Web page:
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|Articles - July/August 2013|
|Monday, July 08, 2013|
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BY LINDA BAKER
The wireless-communications industry thrives on the latest and the greatest; witness the masses who camp out in front of Apple stores every year or so anticipating the newest iPhone. Consumer Cellular, a Tigard-based wireless service and phone provider, is not one of the trendsetters.
“There are a lot of wireless companies that get really excited about the youth, business users, those early adopters,” says CEO John Marick, 48. “We’re the boring category. We target people who want cellular phones for the safety and convenience.”
Most of those people are seniors. Founded in 1995, Consumer Cellular has carved out a niche targeting older users with simple, inexpensive and no-contract cell phone plans — with basic service starting at $10 a month. The company grossed about $263 million last year, up from $44.6 million in 2007.
Almost 20 years after Marick and co-founder Greg Pryor identified a void in the marketplace — “the cell phone was a luxury item then; nobody was trying to make it affordable,” Marick observes — Consumer Cellular is growing strong yet faces a few challenges ahead. More competitors are entering the low-cost wireless space. Plus, Consumer Cellular’s target market, the over-50 set, is becoming increasingly tech savvy, “making it harder for us to get our message out,” Marick says.
To stay competitive, Consumer Cellular is setting its sights on an initiative that might seem a contradiction in terms: adapting the ultimate tech status symbol for customers who care little about tech or status. That device would be the smartphone, a product Marick says “could be our next big thing.”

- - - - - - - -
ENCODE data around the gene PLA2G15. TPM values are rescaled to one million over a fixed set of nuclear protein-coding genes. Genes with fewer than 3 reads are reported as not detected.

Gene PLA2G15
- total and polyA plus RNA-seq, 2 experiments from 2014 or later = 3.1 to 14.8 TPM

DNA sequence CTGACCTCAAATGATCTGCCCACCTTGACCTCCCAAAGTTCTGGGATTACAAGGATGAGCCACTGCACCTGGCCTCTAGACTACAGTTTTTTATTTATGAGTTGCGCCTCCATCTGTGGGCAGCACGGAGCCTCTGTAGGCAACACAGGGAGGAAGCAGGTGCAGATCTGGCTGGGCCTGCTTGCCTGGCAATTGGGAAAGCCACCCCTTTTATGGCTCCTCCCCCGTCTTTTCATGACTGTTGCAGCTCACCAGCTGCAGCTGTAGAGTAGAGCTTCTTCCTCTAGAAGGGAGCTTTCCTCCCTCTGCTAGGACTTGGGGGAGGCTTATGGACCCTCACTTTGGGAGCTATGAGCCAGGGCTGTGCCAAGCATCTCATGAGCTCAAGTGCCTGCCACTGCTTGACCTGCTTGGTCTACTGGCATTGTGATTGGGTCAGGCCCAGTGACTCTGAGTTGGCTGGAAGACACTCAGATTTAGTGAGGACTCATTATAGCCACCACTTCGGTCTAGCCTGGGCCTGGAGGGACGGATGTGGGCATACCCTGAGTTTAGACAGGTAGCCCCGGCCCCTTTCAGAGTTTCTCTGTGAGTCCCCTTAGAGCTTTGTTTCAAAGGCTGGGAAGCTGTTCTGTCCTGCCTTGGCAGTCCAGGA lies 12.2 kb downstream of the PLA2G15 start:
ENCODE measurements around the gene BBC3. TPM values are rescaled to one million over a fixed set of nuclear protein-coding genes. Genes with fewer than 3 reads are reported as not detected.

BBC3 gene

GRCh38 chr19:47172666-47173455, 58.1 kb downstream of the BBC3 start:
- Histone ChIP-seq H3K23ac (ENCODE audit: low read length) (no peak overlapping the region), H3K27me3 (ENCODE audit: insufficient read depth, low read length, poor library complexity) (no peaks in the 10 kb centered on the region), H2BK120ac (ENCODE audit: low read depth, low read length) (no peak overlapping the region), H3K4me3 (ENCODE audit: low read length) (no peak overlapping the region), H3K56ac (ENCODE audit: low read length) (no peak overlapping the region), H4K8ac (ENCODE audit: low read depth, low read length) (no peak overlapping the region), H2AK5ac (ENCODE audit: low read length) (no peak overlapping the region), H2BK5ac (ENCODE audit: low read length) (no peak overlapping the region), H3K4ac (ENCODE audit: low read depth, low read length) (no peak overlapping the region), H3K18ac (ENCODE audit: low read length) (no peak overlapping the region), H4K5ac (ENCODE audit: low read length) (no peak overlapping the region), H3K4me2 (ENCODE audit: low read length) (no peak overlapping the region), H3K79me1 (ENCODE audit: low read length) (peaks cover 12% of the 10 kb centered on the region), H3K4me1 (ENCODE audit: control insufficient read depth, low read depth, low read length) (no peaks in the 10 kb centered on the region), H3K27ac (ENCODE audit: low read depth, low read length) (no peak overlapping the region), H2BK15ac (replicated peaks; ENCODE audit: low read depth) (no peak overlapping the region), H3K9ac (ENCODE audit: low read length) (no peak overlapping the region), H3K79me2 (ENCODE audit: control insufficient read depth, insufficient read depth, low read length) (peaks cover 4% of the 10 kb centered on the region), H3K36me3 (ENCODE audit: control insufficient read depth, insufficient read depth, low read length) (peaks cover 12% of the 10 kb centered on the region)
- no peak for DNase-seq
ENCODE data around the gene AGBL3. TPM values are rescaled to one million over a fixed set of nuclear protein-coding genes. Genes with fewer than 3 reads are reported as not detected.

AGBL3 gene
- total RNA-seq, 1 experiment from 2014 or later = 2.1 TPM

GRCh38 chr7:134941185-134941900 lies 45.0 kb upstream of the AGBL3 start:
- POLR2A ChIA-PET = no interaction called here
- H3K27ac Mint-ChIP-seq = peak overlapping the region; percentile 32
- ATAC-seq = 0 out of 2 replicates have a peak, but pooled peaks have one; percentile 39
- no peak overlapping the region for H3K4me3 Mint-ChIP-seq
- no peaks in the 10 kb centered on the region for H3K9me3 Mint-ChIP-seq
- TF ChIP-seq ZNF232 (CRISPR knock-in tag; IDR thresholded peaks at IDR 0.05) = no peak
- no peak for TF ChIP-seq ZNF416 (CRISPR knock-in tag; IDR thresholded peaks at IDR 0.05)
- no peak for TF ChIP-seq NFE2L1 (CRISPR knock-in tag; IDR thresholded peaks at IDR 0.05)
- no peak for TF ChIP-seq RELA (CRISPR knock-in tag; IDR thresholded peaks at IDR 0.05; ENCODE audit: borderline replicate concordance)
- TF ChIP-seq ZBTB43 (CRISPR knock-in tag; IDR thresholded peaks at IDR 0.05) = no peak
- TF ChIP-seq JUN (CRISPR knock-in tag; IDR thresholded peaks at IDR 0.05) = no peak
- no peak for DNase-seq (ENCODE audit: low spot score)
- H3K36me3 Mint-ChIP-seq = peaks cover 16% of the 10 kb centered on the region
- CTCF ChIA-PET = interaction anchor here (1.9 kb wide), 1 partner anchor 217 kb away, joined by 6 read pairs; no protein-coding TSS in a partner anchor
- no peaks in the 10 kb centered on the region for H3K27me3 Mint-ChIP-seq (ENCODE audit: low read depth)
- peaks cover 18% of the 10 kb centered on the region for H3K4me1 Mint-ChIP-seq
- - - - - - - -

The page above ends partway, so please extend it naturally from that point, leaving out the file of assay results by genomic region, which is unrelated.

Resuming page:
Consumer Cellular — which employs about 800 people, including Marick’s wife, Tami, and sister, Jill Leonetti (both are part of the management team) — has enjoyed its share of next big things. During its first 10 years, the company focused almost exclusively on the Oregon market. That changed in 2005, when Consumer Cellular signed an agreement with AT&T to buy and resell space on the wireless conglomerate’s network. “That’s what really made us a true national player,” Marick says.
In 2009 the company forged a partnership with another big player, the AARP, giving Consumer Cellular a direct line to the association’s 40 million members. That relationship helped grow the company’s customer count from about 30,000 in 2006 to more than 1 million today.
Wednesday, July 15, 2015
We asked readers how Obamacare has impacted their business.
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17 airlines make stops at Portland International Airport, but not all are created equal when it comes to customer service.
Wednesday, August 19, 2015
BY CHRIS NOBLE
Oregon is home to an abundance of gritty warehouses reborn as trendy office spaces, as well as crafty hipsters turned entrepreneurs. Does the combination yield an equally bounteous office products sector? Not so much. Occupying the limited desk jockey space are Field Notes, a spinoff of Portland’s Draplin Design Company, and Schuttenworks, known for whittling Apple device stands. For a full complement of keyboard trays, docking stations and mouse pads, check out the GroveMade line, guaranteed to boost the cachet of even the lowliest cubicle drone.
Thursday, August 06, 2015
Car and ride sharing services have taken urban areas by storm. Low-income and suburban communities are left at the curb.
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